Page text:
National Lampoon's Vacation
Director: Harold Ramis
Starring: Chevy Chase, Beverly D'Angelo, Anthony Michael Hall, Imogene Coca, Randy Quaid, Dana Barron, Miriam Flynn, John Candy, Christie Brinkley, Jane Krakowski, Eugene Levy
When I was a boy, just about every summer we'd take a vacation. And you know, in 18 years, we never had fun.
When Jack Ryan got pushed, this one just kind of made sense. Not only does it include one of the best and most popular Christmas movies of all time, this first entry in the series turned 30 this year. Things just lined up. This is also Naptown Nerd's first foray into the straight comedy genre with a retrospective series. We did do Beverly Hills Cop back in the summer, but that is more of an action/police drama/comedy hybrid. For me, I'm familiar with the 1st and 3rd entry in this series and we'll discuss that further when covering them. The 2nd and 4th movies I have only seen once a piece, so its going to be interesting to revisit 2 movies my memory isn't really remember but a few details. And then there's something I'm assuming is going to be a giant turd to finish us out that I have never seen and avoided til now. So, lets move on down the "Holiday Road" with the Griswold family, shall we?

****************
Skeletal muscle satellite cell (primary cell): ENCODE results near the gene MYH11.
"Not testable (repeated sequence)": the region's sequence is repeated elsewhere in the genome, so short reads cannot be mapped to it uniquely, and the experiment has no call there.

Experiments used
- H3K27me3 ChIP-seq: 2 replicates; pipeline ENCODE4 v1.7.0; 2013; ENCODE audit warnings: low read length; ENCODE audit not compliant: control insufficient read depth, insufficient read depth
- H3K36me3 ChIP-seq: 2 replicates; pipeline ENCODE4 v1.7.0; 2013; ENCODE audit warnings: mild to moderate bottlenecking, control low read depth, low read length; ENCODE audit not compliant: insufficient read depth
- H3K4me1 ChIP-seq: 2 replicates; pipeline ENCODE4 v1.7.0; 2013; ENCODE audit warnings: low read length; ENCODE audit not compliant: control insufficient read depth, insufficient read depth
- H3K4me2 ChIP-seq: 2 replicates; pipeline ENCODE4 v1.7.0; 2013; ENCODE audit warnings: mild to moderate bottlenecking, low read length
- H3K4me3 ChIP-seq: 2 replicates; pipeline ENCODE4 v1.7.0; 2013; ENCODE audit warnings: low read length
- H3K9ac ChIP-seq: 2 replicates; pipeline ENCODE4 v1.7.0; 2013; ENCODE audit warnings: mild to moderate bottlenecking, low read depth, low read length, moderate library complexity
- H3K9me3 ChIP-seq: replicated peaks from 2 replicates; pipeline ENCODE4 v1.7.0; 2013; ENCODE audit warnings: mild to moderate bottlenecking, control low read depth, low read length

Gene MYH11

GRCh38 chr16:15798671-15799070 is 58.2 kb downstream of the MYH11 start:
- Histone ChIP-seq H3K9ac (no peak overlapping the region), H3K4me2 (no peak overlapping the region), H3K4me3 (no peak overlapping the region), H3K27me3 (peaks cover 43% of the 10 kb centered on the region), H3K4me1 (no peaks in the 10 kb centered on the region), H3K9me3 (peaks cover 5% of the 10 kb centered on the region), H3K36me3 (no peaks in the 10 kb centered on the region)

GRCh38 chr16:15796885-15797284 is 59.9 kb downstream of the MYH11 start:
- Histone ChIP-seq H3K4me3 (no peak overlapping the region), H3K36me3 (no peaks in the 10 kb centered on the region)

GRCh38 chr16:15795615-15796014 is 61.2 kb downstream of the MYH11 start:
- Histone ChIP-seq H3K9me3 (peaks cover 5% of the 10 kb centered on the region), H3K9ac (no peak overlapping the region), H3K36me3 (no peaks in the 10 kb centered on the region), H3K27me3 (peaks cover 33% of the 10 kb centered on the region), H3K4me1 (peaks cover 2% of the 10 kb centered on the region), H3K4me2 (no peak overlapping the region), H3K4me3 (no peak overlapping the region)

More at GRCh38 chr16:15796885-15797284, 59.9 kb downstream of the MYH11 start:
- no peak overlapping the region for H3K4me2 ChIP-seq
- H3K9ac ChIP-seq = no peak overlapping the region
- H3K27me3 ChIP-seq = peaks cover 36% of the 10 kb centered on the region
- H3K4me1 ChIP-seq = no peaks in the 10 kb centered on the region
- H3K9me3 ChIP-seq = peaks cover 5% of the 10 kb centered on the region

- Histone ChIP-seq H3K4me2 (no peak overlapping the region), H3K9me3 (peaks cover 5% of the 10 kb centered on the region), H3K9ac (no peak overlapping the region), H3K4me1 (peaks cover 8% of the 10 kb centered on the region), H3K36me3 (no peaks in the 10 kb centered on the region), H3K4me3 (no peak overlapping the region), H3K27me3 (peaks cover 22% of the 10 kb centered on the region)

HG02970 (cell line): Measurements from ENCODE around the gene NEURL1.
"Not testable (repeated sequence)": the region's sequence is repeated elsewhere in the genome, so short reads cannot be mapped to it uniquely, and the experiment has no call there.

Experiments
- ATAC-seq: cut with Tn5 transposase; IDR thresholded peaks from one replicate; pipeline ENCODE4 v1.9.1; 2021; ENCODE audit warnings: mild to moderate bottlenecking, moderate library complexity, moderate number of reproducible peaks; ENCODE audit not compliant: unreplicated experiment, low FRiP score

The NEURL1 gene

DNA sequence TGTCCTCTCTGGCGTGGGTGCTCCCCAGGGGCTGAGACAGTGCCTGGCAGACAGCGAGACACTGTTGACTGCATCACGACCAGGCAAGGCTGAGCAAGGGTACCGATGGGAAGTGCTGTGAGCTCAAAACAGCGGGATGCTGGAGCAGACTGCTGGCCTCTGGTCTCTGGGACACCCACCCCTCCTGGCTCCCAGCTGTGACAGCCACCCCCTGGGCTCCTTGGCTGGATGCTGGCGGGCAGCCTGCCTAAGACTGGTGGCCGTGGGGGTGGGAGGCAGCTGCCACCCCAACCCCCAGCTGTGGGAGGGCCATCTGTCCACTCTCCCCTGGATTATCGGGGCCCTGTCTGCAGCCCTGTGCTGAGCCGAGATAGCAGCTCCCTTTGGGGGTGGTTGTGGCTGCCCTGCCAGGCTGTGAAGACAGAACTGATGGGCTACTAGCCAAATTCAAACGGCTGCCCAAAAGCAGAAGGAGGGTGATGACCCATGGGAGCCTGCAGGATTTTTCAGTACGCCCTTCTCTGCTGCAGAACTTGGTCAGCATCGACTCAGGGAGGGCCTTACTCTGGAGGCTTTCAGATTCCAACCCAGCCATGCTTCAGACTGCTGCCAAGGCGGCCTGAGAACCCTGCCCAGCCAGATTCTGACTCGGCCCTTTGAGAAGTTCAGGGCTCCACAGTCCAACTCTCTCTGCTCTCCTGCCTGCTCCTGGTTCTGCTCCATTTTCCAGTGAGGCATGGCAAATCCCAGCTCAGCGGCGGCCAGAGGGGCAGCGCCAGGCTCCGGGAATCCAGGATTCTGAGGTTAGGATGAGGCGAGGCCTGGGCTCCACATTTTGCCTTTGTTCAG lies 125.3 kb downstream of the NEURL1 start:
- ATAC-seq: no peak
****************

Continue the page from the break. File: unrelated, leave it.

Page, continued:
In our maiden voyage, we follow the Griswold family on their road trip cross country from Illinois to California in hopes of going to Walley World. On the way, of course, are a few stops. We start from the acquisition of the car and the preparation the night before. One man's desire to spend more time with his family turns into a very comedic nightmare trip from hell. This classic journey is one of the great all time road trip movies there is. If you're a fan of Chevy Chase, as I am, this movie is definitely full of his wonderful quips and snark that we've come to enjoy over the years. But, if you're a fan, then you've definitely seen this movie more than once.
This is the film that also got John Hughes his big start. He based the screenplay off of a short he wrote for National Lampoon's magazine called "Vacation '58". They then optioned to put it into a movie. Originally the film was to have the focus be the teenage children of Clark and Ellen, but once Harold Ramis and Chevy Chase were attached, the focus then became Clark. Christie Brinkley's character was even a teenager and supposed to be a interest of Rusty and even that was changed to be Clark's.
While this movie is held high up, there are a few moments that definitely feel a bit awkward when watching it now (and maybe back then?). There's a scene early on when Clark takes the wrong exit and winds up in a ghetto in St. Louis. A an "extremely dangerous" ghetto with nothing but black people. I suppose I can see this being humorous to white people of the 80s...maybe not, but today, its an very ugly moment in the film that is supposed to be played for laughs. It wasn't the first film to of the era to attempt this kind of story turn, by far. If you take a look back at the 80s, you'll find many films that try to evoke fear or laughs by a white person getting lost in the wrong "poor black neighborhood"
Next Time: All I remember is some topless women dancing on a bar and my dad telling me I needed to turn my head.
For now...go ahead and get this stuck in your head!